Monday, April 8, 2019

How to Charge a Heat Pump in the Winter

hvac system

Heat pumps use refrigerant to transfer heat between the inside of your home and the outdoors. When refrigerant lines are damaged, refrigerant can leak out of the system. The heat pump will need to be recharged to restore the proper amount of refrigerant necessary for optimal performance.

Charging Heat Pumps in Cold Weather

Charging heat pumps in cold weather requires the superheat method, performed by trained HVAC technicians. Superheat refers to the difference between the refrigerant vapor’s actual temperature and its saturation temperature at the same point
To prevent the home from becoming cold, the auxiliary heating system will run while the heat pump is taken offline for repair. Charging heat pumps in cold weather is a difficult process because there is little latent heat load surrounding the system’s evaporator. The heat pump’s refrigerant charge won’t be perfect, but levels will be close, providing efficiency.

How to Charge a Heat Pump in the Winter

How to charge a heat pump in the winter is as follows:

  • The condenser is blocked using plastic sheeting to prevent air from leaving the system.
  • The heat pump is set to cooling mode by changing the position of its 4-way reversing valve. The low voltage wire is removed to force the heat pump to run in cooling mode for repair even though the thermostat calls for heat, which is provided by the auxiliary heating system.
  • Air is bled from the refrigerant lines containing refrigerant vapor.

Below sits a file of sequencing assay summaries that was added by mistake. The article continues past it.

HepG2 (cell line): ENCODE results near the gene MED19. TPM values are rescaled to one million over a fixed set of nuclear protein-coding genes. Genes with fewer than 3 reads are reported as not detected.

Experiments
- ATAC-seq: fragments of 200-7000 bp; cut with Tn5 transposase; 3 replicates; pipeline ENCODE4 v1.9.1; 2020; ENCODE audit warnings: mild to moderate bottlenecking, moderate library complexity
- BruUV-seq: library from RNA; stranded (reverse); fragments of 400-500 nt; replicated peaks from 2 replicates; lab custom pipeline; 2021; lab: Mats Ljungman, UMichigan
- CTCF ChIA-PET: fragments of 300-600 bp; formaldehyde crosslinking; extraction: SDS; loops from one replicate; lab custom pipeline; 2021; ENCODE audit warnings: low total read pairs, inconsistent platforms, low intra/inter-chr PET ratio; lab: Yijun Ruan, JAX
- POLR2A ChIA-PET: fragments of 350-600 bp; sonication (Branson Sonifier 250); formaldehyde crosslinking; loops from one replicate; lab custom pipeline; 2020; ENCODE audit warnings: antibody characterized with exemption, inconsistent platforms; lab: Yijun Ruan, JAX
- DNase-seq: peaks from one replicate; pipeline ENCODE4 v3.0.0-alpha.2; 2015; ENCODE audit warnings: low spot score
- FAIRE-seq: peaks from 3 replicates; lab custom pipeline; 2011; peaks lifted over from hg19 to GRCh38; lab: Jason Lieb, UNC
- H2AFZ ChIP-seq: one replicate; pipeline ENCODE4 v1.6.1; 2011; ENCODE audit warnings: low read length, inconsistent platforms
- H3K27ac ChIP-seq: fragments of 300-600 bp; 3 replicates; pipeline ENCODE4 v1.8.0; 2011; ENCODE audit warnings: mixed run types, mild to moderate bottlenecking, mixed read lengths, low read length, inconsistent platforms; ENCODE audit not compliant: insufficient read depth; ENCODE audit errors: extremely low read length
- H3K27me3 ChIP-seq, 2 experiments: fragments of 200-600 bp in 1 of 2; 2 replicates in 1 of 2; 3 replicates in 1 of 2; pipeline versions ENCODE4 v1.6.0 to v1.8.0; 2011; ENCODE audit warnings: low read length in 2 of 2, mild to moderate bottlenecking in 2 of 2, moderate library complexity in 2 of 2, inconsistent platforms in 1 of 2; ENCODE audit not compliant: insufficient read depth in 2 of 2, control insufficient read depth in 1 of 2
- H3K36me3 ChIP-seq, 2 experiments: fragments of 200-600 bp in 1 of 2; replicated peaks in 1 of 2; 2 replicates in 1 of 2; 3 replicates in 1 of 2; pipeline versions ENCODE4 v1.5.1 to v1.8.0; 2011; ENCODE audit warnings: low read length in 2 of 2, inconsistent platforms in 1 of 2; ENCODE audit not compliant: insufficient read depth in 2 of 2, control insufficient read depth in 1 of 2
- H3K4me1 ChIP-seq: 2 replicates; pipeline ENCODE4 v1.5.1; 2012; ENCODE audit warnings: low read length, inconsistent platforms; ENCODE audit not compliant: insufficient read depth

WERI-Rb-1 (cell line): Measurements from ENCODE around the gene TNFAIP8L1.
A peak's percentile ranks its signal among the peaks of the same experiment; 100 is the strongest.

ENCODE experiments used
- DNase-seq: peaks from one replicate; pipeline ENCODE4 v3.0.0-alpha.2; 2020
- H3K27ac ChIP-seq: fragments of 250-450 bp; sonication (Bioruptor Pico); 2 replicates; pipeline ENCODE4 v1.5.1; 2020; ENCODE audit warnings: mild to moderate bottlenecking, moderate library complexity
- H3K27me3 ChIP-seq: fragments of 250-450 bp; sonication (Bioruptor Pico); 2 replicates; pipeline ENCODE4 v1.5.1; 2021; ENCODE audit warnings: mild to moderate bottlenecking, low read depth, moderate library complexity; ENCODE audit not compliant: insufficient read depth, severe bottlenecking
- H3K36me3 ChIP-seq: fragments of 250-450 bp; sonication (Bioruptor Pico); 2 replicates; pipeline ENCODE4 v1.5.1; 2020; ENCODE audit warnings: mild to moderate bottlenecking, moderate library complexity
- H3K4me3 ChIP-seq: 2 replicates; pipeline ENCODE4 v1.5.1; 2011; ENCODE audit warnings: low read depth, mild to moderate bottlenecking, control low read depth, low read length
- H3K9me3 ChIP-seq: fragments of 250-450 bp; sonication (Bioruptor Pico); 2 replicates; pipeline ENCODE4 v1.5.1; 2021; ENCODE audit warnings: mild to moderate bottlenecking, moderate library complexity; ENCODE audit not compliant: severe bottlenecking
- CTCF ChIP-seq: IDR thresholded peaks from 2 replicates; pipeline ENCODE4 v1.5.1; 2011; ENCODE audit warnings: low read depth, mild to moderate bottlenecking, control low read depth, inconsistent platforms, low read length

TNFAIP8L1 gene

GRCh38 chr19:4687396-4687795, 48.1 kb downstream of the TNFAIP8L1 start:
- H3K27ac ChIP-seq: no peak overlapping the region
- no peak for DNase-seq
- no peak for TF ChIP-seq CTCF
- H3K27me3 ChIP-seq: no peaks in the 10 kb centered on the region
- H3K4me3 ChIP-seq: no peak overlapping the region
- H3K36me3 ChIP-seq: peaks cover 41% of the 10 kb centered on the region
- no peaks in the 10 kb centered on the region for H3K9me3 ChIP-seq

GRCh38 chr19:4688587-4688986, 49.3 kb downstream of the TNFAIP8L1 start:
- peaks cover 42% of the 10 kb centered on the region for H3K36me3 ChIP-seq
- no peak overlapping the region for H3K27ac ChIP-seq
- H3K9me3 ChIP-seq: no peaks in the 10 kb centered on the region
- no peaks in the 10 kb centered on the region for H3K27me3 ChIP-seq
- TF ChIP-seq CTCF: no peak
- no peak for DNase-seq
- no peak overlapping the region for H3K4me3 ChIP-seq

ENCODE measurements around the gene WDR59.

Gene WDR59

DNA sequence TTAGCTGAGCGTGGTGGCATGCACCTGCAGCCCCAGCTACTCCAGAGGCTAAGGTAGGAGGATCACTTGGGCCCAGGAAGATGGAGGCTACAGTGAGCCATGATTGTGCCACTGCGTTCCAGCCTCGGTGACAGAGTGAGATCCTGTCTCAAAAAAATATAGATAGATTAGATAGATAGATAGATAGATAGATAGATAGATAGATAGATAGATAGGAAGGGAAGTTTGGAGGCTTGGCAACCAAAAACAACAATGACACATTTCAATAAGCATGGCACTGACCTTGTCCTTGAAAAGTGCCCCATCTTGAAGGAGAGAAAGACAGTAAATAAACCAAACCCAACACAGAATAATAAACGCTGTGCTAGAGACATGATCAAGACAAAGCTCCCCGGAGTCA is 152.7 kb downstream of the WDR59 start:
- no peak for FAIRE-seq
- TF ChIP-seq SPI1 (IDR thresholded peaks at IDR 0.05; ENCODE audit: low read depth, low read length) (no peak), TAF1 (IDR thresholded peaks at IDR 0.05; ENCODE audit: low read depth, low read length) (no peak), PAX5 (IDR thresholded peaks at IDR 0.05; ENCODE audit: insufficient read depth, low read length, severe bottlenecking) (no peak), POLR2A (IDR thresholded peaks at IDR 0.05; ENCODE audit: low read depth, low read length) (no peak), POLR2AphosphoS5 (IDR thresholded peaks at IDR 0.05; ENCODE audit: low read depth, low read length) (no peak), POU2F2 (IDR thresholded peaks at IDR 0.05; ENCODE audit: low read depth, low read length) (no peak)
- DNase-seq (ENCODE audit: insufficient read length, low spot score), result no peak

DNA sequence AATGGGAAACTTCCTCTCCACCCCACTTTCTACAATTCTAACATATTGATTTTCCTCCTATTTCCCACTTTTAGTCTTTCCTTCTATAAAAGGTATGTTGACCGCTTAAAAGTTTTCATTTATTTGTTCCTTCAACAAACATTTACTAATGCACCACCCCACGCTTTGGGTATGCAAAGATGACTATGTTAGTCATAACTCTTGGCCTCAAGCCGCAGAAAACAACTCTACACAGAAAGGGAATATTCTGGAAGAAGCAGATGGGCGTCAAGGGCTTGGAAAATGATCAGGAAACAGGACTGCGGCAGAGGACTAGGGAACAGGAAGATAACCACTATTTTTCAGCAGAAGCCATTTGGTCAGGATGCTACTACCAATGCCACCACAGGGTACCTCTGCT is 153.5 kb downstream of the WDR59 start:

• A refrigerant cylinder is attached to the gauge lines to capture the refrigerant. It is turned upside down, then the manifold valve is opened on the system’s liquid line, allowing refrigerant liquid to flow into the line and move to the indoor and outdoor coil.
  • When the refrigerant liquid stops flowing, the valves are shut and the cylinder is placed in a bucket of tap water. This keeps the cylinder’s temperature at a temperate appropriate for keeping pressure up while charging refrigerant vapor into the heat pump – cylinder pressure can quickly drop during the refrigerant vapor charging process.
  • The superheat of the heat pump is measured. Liquid temperature of refrigerant boiling within the evaporator is measured via suction gauge, as well as the temperature of refrigerant coming out of the evaporator coil.
  • Head and suction line pressures are monitored and compared to the system’s superheat in order to determine an accurate charge.
  • Once the system has been charged, the plastic sheeting is removed from the condenser and orange low voltage wire replaced to switch the heat pump back to heating mode.
  • The system’s gauges are monitored for normal operating conditions.

HVAC technicians use the superheat method when charging heat pumps in cold weather. Because the outdoor coil operates at a lower temperature due to its size compared to the indoor coil, system responsiveness is lowered when attempting to charge a heat pump operating in heating mode. The superheat method has provided proper refrigerant charging in outdoor temperatures down to 20°F.


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